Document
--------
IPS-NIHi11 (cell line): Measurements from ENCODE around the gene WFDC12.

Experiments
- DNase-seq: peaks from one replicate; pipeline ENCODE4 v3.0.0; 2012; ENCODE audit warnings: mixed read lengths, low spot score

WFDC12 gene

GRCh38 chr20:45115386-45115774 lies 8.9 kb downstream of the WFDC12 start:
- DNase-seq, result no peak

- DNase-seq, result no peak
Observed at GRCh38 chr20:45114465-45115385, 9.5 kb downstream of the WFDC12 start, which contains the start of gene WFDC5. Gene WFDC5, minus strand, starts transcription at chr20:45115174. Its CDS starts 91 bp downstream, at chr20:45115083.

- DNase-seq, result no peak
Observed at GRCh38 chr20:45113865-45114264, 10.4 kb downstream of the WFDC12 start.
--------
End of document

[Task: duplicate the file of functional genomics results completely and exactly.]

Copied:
IPS-NIHi11 (cell line): Measurements from ENCODE around the gene WFDC12.

Experiments
- DNase-seq: peaks from one replicate; pipeline ENCODE4 v3.0.0; 2012; ENCODE audit warnings: mixed read lengths, low spot score

WFDC12 gene

GRCh38 chr20:45115386-45115774 lies 8.9 kb downstream of the WFDC12 start:
- DNase-seq, result no peak

- DNase-seq, result no peak
Observed at GRCh38 chr20:45114465-45115385, 9.5 kb downstream of the WFDC12 start, which contains the start of gene WFDC5. Gene WFDC5, minus strand, starts transcription at chr20:45115174. Its CDS starts 91 bp downstream, at chr20:45115083.

- DNase-seq, result no peak
Observed at GRCh38 chr20:45113865-45114264, 10.4 kb downstream of the WFDC12 start.